“Money is like manure,” he said. “If you pile it up, it stinks. But if you spread it around, things can grow.”
Those were the wise words of a quirky Uber pool passenger my friend and I shared a ride home with on our second night in San Francisco. We came to this area of Northern California at an interesting crossroads, with the tech industry driving the cost of living to unbearable highs in San Francisco. You could argue that this is happening pretty much everywhere to some degree, but nowhere is it clearer than San Francisco right now. The result? A weird smattering of people from all walks of life — tech startup and otherwise.
I’m not exactly sure how we came to taking this trip. I don’t travel more often than most — once a year if I’m lucky. We’d talked about doing a sort of Pacific Northwest road trip, starting in Montana and ending in San Francisco, but when we finally faced the reality of our skimp bank accounts we settled for doing a six-day trip to San Francisco, sans road trip.
We checked into our hotel in the heart of the city, just about equidistant from every major item on our to-do list. Instead of hashing out ever second of every day we spent there, I’m just going to skip to the most striking parts of our trip. I’ve been to Los Angeles, Carlsbad and San Diego — naturally, I was expecting everyone to be tan and self-involved.
Aside from the bipolar weather patterns, the thing I was most broadsided by in San Francisco was the people. It’s such a diverse pot. We encountered an Uber driver from Yemen who’d recently came to the city after a failed business venture in Tokyo. We met a local donut maker who was saving money to go to college. We met skateboarders, artists, and foodies all looking for the same things we were. Even the abundant homeless population joked with us and were well-wishing (with a few exceptions.)
On our third day in San Francisco we caught a comedy show at the BATS improv (which was hilarious) and then headed out to Off the Grid — a local weekend hangout with food trucks and live music. This was the first time I remember getting the sense that the city kind of spills out onto itself with new and exciting things to do. It surprises you. It’s dirty and pretty. It’s human. It fills you with the peaceful feeling that you can wake up each morning and spend your time however you want to.
I haven’t even gotten to the food yet — but the little taste of it I had was awesome. Plus, every waiter or waitress I had was pretty awesome. They were helpful, and they knew their shit! That’s the kind of thing you need when you’re traveling and you’re tired — a fucking waiter who knows what you want before you even know that you want it.
We went to a tiny hole-in-the-wall 24-hour donut shop called Bob’s Donuts, as per my friend’s recommendation. It was really good — but the coolest part was sitting there watching them make the donuts right in front of you. The workers teased each other and always had smiles on their faces.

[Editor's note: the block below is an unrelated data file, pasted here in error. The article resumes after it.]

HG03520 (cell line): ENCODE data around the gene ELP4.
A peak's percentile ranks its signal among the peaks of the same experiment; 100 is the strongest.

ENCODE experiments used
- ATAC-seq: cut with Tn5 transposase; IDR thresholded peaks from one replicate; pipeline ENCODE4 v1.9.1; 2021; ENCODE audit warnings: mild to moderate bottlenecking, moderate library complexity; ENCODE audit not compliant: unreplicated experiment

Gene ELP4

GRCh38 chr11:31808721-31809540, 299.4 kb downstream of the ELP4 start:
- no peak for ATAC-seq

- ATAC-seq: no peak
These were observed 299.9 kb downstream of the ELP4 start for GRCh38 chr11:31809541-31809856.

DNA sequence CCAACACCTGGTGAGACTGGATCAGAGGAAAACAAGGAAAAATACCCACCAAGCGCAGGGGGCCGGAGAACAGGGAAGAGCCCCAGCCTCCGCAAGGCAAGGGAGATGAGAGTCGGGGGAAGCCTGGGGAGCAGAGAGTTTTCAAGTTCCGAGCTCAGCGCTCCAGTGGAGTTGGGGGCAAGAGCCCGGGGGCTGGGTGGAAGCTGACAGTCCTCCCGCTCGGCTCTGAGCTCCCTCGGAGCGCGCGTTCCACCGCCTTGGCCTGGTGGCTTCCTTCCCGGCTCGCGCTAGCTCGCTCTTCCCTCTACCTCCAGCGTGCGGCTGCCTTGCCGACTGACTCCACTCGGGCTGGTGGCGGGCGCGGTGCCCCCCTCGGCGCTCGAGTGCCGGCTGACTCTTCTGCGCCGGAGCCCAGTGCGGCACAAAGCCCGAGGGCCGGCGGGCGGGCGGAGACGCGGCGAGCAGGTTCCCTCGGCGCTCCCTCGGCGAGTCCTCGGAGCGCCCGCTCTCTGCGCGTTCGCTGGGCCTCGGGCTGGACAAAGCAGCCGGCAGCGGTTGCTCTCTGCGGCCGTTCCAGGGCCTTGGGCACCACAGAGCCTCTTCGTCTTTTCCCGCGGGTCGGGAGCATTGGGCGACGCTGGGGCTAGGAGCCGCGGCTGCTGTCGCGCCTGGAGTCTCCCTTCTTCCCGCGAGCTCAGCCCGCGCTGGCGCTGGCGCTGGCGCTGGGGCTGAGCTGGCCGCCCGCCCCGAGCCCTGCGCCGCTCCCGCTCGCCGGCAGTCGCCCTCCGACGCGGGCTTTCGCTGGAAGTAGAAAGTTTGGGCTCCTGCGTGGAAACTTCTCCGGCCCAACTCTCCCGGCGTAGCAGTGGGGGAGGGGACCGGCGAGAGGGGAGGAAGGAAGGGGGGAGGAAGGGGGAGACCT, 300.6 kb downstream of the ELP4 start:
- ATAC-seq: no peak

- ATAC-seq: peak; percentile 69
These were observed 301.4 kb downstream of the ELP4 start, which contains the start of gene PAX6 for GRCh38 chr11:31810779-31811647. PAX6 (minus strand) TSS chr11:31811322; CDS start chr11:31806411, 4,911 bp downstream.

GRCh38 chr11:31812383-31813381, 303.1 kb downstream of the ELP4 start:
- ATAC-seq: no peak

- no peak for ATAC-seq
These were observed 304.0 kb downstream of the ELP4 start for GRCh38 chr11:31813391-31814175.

Being that my friend is a big baseball fan, we opted to check out AT&T Park, home of the San Francisco Giants. I haven’t been to a whole lot of baseball parks, but this one was pretty great. You’ve got a great view of the San Francisco Bay, sailboats and freighters in the distance. Plus, there’s abundant food and drink to make you happy nevertheless.
The other great thing about San Francisco, and probably something I look for in a “good” city, is the mix of the urban and the natural. You’ve got this super concentrated city with SF, but if you drive a half hour outside the city you’re in this totally serene natural setting.
Muir Woods National Monument — albeit a tourist trap — is a nice hike. The only “touristy” bits about it are the snack bar and the gift shop. Once you’re out on the trails, you’re out there in nature — and it’s fucking quiet. There’s no trace of a densely populated city just a few miles away. It’s also a pretty steep hike, depending on which trails you opt for. Glimpses of the redwood and sequoia trees are pretty cool, but the best views are from the vantage points at the summit — or Muir Beach, which, sadly, we didn’t make it to. We actually got lost more than once, which lengthened our hike by a few hours. I didn’t mind, but my friend who isn’t all that interested in hiking, was ready for it to be over.
My travel companion is an avid skateboarder, and I’m told that San Francisco (and California in general) is skateboarding Mecca. With that, we went to a bunch of different skate spots, which was pretty cool. Skateboarders — by my observation — have this weirdly supportive credo and welcome each other with friendliness pretty much anywhere you go. The cool thing about San Francisco is that there’s a bunch of famous spots where skaters congregate to do all of that — and the climate is pretty damn perfect for physical activity (it’s not cold, cold, but it’s not hot, hot).
There’s food, there are cool people, there are views — there’s also a lot of history and artwork to see in SF. The newly renovated SFMOMA is a good start, but we also snuck into the de Young museum in Golden Gate Park (which was funny because we thought we were so cool for doing that, when really, it was pretty nerdy).
San Francisco is definitely a cool mix of young and old. It’s a fun place, and it has such a distinct personality. It’s like a relaxed New York City, or your pot-smoking cousin who’d “rather just chill.”
Mind you, this is all from a mere six-day trip. This is what I’ve gathered in that time. I haven’t seen it all. We didn’t go to Alcatraz, because, well, we didn’t really care about it? But you can see it from a distance. So yeah, I don’t really know if this is an accurate impression of SF, but it’s the one I’ve got. Although, I get the feeling that the more layers you peel back, the more interesting San Francisco gets.